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Breaking: Kent Nagano calls time on Montreal

June 29, 2017 by norman lebrecht

8 comments.


press release:

MONTREAL, June 29, 2017—The Orchestre symphonique de Montréal (OSM) and Kent Nagano are announcing today that, after a long deliberation, he has decided not to accept the invitation by the OSM to extend his contract as music director beyond 2020.

“We intend to continue the relationship with Maestro Nagano at the end of his term in three years so that the public and all of us can maintain a relationship with the conductor who, ultimately, will have spent 16 memorable years in Montreal,” commented Lucien Bouchard, chair of the OSM’s board of directors. Mr. Bouchard further wishes to highlight the outstanding accomplishments of the maestro, saying Kent Nagano will “leave an indelible mark on the institution,” and to praise Maestro Nagano’s leadership, creativity and discipline.


Comments (8)

  1. Analeck Kram-Hammerbauer says:

    Often unfairly convicted, but he is the best. Gannbatte!

  2. Will says:

    Up with Eschenbach as one of more boring and over-rated conductors IMHO

  3. Paul Wells says:

    He has detractors, including sometimes, it’s said, within the orchestra. But ticket sales have been consistently very strong, even as programming has often been audacious; the orchestra is back to recording frequently, in a much more challenging environment for classical-music recording than in the 1980s; the orchestra plays in a very good new hall that was built by the Quebec government precisely because Nagano wanted one; and, for reasons I’ve frankly never entirely understood, ordinary Montrealers are head-over-heels for this slightly frosty conductor. He’s been an absolutely superb music director, and he’s given the orchestra plenty of time to figure out how to match or top his appointment.

    1. Andy says:

      Caution: The magnificent collection of Dutoit-Montreal recordings on Decca were recorded, owned and distributed around the world by Decca. Musicians were paid hundreds of dollars per recording session at the Saint Eustache church, and recordings were produced by some of the finest audio engineers in the world.

      The Nagano-Montreal recordings, some of which approach magnificent, were produced by the orchestra itself, and subsequently licensed to Analekta, Sony Classical and Decca for commercial release and distribution. The musicians were paid dozens of dollars per recorded performance under the terms of the Live Recording Agreement.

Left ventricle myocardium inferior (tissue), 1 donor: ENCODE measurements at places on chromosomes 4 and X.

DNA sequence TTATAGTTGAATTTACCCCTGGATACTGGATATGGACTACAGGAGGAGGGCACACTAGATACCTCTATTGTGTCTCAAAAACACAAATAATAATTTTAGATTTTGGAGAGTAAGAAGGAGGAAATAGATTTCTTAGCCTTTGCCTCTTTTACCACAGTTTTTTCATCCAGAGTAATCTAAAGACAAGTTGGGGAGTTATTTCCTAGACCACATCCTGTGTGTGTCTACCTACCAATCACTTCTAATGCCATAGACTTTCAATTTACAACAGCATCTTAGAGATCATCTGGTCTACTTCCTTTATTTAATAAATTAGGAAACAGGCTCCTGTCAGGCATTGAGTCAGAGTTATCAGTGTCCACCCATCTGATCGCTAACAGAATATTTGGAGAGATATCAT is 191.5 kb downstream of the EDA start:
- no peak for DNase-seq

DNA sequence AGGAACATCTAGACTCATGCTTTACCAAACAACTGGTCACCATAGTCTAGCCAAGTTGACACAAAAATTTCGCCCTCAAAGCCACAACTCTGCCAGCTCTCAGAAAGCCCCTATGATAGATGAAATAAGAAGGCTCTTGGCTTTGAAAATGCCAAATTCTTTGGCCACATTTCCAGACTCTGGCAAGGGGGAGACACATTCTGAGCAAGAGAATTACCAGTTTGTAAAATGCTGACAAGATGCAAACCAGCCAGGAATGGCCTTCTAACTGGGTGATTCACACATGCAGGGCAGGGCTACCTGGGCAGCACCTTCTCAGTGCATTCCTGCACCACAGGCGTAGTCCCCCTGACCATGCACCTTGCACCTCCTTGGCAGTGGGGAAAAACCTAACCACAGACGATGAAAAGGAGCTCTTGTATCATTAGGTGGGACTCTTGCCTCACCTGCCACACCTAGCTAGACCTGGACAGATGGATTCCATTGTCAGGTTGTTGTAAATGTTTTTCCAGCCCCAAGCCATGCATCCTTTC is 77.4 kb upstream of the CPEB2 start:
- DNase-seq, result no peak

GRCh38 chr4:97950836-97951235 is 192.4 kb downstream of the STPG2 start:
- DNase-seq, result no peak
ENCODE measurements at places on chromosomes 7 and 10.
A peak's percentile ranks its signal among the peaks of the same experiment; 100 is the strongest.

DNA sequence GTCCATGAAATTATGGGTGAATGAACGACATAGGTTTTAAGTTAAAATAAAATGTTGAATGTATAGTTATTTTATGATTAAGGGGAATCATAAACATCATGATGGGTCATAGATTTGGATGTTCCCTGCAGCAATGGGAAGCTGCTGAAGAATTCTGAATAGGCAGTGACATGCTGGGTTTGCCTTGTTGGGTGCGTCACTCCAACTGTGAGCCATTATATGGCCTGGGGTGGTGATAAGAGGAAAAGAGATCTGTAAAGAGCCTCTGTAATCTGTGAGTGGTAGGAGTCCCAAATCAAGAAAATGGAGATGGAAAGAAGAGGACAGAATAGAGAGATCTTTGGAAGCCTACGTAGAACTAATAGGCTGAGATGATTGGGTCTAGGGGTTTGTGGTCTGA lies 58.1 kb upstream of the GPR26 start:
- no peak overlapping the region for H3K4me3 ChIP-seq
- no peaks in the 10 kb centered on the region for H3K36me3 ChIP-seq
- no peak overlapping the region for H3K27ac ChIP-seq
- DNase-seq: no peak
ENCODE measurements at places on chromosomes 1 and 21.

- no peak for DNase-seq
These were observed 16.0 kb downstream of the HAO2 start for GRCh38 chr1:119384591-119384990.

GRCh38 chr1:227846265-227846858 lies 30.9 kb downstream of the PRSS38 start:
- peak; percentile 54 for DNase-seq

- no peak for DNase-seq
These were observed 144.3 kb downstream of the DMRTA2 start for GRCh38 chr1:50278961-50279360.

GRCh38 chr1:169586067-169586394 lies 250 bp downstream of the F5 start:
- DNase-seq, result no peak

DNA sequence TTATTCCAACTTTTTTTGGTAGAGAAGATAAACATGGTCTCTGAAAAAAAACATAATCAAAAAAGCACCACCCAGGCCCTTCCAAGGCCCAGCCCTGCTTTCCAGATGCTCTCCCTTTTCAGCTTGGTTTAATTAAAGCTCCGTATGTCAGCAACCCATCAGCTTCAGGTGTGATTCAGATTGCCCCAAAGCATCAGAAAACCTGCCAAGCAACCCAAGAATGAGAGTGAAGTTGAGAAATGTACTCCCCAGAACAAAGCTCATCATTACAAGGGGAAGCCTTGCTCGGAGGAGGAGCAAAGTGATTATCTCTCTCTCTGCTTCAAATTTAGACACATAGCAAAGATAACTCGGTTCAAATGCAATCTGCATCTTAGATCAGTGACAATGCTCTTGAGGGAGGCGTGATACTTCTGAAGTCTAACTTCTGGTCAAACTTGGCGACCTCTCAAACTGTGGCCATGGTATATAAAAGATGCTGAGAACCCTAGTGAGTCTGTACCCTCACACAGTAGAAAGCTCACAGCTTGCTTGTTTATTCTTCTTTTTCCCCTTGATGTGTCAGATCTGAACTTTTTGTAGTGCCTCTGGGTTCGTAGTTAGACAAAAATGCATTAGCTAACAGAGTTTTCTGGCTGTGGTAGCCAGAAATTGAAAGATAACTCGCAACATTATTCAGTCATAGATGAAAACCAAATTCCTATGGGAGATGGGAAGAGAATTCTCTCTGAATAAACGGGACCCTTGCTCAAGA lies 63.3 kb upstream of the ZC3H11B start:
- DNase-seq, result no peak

Yes, they’re recording again, but they’re doing it themselves. A sign of the times, but also telling, since none of the big recording companies are knocking on the orchestra’s door anymore to record them.

      It seems to me that the magnificent orchestra Nagano inherited has been well maintained, but, to paraphrase Ronald Reagan, is the orchestra better now than it was 15 years ago? Nowhere near in my estimation.

      1. Olassus says:

        Beautifully said.

      2. MacroV says:

        Harder to elevate from a higher level. And few orchestras are recording on the old terms; even the Berlin Philharmonic is largely producing its own recordings; Chicago, too.

      3. Dave Shook says:

        Seems to me that Nagano has really elevated the orchestra and provided stability during a time when Philadelphia, Minnesota, Detroit, and to a lesser extent Toronto and New York was have teetered (and this is just in North America).

        I recognize a passable argument can made about Nagano’s artistic mettle- strong but ultimately tepid German repertoire- he certainly gets better results in Beethoven, Brahms, etc with his old orchestra the DSO. But then again, the MSO played less Beethoven or Brahms in 1999.

        MSO currently my favorite Canadian orchestra.

  4. jim says:

    Nagano was an assistant conductor here in Boston during the Ozawa years so perhaps one of the lessons he learned was to get out while they still want you to stay. It will be interesting to see who replaces him. Ludovic Morlot, another former Boston assistant conductor, leaves Seattle in 2019. Time for another French conductor in Montreal?


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